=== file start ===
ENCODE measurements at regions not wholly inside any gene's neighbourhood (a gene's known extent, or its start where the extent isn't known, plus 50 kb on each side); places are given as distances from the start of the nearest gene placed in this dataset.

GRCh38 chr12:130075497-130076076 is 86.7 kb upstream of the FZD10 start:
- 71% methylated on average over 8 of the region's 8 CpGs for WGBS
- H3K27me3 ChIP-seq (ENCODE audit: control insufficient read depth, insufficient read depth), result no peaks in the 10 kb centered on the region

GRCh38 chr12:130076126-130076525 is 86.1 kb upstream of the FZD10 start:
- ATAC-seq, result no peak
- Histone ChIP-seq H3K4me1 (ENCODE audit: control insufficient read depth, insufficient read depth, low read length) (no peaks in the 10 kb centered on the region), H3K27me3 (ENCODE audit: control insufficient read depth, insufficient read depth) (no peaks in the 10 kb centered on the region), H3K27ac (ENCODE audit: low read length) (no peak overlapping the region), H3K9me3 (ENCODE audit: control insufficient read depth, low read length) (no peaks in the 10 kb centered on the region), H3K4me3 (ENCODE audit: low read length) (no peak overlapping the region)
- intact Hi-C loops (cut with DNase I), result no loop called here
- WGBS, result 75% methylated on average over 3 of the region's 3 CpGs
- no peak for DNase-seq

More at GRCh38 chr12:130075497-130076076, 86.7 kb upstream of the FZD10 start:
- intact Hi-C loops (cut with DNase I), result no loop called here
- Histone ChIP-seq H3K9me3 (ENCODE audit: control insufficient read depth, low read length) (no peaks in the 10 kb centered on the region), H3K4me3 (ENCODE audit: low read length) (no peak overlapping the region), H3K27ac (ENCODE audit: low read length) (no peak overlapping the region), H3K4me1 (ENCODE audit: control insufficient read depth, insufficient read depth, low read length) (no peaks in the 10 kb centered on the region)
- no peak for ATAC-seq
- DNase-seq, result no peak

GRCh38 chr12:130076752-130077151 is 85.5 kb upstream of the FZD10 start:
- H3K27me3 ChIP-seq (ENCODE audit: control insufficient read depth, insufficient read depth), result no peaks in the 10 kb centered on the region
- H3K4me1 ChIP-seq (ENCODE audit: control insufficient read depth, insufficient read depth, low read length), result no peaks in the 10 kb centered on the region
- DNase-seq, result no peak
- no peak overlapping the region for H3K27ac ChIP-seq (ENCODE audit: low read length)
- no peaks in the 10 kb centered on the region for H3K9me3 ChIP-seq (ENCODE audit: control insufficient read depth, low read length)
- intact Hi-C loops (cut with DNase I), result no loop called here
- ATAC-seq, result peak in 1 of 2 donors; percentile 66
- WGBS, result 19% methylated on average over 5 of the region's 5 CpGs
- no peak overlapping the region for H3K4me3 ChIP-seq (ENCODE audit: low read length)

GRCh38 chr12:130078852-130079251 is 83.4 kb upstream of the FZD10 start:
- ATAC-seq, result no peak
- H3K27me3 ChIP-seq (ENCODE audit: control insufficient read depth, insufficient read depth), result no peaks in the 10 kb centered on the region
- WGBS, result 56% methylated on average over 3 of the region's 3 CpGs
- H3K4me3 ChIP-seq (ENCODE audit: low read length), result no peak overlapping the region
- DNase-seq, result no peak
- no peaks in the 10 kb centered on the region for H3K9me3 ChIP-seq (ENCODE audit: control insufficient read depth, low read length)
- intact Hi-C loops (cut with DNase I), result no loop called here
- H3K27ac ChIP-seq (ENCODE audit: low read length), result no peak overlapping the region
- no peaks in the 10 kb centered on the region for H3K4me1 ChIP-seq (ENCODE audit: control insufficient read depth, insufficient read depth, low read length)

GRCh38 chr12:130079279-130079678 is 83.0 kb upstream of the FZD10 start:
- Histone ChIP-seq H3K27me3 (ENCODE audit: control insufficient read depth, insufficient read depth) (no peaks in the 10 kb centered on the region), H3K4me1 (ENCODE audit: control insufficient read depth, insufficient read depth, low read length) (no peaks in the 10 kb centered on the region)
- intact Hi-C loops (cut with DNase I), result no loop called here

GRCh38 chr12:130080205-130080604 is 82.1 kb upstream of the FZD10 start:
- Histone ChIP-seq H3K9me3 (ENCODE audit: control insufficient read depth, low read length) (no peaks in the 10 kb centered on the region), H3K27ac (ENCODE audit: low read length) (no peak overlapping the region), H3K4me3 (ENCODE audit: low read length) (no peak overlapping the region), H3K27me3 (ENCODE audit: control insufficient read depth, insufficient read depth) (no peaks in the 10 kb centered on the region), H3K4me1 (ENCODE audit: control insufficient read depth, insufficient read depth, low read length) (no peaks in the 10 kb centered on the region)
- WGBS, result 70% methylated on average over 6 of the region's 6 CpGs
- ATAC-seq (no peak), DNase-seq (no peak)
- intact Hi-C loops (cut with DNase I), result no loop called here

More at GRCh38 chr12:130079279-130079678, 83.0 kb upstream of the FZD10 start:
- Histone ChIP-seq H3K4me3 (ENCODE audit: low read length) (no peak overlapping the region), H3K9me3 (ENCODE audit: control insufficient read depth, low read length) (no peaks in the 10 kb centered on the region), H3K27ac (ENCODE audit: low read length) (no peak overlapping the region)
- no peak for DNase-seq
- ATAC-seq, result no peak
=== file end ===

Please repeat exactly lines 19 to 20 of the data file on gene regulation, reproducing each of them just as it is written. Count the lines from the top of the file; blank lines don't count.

- DNase-seq, result no peak
- no peak overlapping the region for H3K27ac ChIP-seq (ENCODE audit: low read length)